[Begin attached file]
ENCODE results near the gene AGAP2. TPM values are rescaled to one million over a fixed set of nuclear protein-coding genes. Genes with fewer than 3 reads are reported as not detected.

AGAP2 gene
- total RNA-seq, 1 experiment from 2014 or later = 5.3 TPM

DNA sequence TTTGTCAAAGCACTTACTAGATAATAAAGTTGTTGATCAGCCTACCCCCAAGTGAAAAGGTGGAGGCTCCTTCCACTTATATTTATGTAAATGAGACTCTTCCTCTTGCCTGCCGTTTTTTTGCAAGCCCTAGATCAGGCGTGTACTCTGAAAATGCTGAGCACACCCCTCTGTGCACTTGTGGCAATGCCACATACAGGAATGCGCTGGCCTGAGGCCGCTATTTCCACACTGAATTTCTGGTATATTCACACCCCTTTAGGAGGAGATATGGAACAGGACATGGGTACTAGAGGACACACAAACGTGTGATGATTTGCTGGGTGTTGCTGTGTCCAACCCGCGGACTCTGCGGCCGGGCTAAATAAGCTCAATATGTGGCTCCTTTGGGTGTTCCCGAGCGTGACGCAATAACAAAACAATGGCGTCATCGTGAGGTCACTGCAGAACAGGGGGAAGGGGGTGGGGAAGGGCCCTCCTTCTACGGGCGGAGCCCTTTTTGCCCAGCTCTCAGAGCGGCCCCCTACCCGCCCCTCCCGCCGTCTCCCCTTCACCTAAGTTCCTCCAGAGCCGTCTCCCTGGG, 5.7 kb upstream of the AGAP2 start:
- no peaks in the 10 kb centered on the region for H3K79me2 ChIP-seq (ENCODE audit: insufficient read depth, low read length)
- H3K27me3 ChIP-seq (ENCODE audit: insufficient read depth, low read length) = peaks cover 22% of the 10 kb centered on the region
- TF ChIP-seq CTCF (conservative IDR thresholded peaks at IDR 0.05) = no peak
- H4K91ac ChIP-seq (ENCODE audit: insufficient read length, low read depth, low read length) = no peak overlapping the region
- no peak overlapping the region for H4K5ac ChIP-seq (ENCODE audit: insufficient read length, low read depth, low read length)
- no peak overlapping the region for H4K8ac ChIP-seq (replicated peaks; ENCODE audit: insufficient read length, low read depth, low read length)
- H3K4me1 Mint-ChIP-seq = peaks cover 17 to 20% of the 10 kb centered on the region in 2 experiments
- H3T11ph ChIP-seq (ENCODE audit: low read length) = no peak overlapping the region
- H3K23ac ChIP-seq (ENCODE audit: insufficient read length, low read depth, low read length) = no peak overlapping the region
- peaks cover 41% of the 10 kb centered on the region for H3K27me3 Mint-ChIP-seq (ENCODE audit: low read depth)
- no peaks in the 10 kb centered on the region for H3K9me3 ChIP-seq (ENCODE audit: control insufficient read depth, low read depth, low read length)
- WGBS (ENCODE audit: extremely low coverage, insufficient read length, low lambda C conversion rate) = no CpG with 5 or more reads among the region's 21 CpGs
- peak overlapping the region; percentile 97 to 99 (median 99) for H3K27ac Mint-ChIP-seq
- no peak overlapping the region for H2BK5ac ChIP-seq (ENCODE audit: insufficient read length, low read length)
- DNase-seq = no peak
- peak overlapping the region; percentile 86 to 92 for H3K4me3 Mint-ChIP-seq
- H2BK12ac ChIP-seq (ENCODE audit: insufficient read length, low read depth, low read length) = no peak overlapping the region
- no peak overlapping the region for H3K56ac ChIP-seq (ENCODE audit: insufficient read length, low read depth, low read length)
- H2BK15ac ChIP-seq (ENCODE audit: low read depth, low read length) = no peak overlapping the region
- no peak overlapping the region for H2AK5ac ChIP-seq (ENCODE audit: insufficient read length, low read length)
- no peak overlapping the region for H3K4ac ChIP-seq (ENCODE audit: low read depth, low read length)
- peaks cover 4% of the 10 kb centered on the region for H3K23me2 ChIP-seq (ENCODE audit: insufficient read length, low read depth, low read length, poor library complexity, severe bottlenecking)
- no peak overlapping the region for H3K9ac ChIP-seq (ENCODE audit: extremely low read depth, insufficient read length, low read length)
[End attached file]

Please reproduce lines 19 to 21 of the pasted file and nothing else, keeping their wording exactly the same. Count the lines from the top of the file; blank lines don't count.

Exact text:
- DNase-seq = no peak
- peak overlapping the region; percentile 86 to 92 for H3K4me3 Mint-ChIP-seq
- H2BK12ac ChIP-seq (ENCODE audit: insufficient read length, low read depth, low read length) = no peak overlapping the region